By Jamie Leary

AURORA, Colo. (CBS4) – Hospitals across Colorado are making special preparations as the number of serious coronavirus cases in the state continues to rise. On Monday, the Medical Center of Aurora was one of the first to open up a mobile triage center, just outside the entrance to its emergency room.

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Dr. Eric Hill, Chair of Emergency Services for the Medical Center of Aurora, says it’s one of many steps the hospital is taking.

Activity at the new triage center was slow Wednesday, which gave Hill a chance to show CBS4 how it operates.

“This is an alternate upfront process for us to rapidly evaluate patients with upper respiratory symptoms concerning for the COVID-19 infections and allows us to either do a rapid disposition outside — if they’re well enough to go home — or it allows us to (move) them into a different area of the triage within the ER; so we can separate out our patients here who are presenting for unrelated complaints; such as, knee pain or abdominal pain, from those who are actually sick with, fever and coughing,” he said.

(credit: CBS)

Hill says the past two weeks have been busy, but nothing like what health care workers around the state are preparing for.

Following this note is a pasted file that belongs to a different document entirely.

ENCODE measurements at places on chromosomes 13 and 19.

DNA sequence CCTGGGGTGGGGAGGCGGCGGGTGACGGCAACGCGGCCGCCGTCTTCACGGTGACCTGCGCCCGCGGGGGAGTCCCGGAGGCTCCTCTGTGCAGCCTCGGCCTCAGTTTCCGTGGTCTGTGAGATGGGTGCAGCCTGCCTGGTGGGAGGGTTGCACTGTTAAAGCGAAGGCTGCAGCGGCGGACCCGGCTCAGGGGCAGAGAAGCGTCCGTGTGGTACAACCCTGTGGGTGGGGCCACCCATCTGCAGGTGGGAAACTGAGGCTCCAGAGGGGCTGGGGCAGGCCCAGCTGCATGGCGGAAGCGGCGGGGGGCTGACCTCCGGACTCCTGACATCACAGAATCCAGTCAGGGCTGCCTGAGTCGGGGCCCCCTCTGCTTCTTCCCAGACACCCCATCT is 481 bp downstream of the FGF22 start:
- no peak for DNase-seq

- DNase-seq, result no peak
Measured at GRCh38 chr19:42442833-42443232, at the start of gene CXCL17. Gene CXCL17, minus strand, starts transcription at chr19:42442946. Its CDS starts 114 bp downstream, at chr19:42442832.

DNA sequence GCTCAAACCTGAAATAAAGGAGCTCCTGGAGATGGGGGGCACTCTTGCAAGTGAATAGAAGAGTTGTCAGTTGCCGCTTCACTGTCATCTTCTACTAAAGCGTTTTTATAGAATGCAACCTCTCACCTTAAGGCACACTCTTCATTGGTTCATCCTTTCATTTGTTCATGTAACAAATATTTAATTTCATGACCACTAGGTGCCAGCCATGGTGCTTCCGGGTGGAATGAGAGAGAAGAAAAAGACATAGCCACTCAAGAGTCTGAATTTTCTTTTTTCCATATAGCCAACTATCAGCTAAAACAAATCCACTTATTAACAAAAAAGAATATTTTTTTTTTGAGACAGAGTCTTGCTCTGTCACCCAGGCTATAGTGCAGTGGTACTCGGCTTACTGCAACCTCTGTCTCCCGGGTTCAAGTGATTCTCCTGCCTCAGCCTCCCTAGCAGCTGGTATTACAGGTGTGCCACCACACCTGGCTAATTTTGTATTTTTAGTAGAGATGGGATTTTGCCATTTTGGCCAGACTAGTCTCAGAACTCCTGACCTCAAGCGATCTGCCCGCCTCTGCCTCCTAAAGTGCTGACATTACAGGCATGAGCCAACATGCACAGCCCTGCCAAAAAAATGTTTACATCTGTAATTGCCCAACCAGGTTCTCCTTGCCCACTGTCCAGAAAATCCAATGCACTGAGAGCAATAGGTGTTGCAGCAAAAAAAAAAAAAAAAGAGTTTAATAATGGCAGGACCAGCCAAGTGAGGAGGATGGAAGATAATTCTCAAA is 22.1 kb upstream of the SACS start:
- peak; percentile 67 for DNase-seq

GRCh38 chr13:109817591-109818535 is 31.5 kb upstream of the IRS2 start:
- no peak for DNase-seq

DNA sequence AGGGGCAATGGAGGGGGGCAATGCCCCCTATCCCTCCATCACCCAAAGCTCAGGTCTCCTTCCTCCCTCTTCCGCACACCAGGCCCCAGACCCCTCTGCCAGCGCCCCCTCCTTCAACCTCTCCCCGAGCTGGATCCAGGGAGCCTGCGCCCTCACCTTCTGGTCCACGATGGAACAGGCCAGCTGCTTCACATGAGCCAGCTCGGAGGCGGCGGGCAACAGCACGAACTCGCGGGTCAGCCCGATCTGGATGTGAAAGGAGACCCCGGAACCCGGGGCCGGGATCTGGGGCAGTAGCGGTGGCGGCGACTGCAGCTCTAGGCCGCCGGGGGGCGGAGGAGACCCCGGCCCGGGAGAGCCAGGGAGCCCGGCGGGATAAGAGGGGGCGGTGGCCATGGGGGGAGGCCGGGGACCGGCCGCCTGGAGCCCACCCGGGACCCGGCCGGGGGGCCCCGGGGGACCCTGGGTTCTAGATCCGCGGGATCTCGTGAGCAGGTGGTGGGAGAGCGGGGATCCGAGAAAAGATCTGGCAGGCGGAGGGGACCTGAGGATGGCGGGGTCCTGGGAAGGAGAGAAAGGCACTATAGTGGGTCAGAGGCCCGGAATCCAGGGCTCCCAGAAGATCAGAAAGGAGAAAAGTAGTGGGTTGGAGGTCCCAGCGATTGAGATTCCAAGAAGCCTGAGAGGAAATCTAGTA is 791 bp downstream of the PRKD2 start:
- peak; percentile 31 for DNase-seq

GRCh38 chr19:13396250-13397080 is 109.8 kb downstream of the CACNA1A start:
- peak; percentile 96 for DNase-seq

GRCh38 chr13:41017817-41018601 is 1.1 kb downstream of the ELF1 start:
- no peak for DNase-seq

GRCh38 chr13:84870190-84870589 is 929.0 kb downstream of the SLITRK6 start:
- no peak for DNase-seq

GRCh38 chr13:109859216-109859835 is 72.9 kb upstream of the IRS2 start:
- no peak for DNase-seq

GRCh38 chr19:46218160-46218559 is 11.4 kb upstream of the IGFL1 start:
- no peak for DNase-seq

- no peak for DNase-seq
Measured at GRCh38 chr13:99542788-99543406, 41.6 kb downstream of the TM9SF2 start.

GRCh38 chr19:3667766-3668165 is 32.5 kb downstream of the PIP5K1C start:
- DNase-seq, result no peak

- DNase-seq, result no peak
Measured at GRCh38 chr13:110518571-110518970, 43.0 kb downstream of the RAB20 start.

“Our inpatient census volume for these types of patients is increasing every single day. So, at some point over the next couple of weeks, we anticipate hitting a saturation point where we’re full and at that point it kind of creates a backlog in the system,” said Hill.

Hill says while he would love to be able to test everyone, the triage center was only set up to evaluate people with coronavirus symptoms, it is not a testing site.

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A person will be tested if they are sick enough to be admitted.

“The ability to get tests back for outpatient testing is severely limited. There’s a significant log in the state lab as well as even labs that do outpatient testing like Quest and Labcorp,” said Hill.

Not only that, but Hill says there’s a significant shortage of things like swabs, which they need to run the tests.

While hospitals are working on in-house testing, Hill says there’s no timeline for when those tests will be available.

For now, his best advice is to stay home because the impact to the health care system could be great.

“I think the main thing for the public to know is one, staying at home really does help this process. If you can stay home and isolate yourself you will help prevent the spread of the infection,” he said. “Even though most of the people that get the infection will be fine, unfortunately many people will not and that’s going to lead to a kind of a potential collapse of the health care system if everyone shows up all at one time.”

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Jamie Leary


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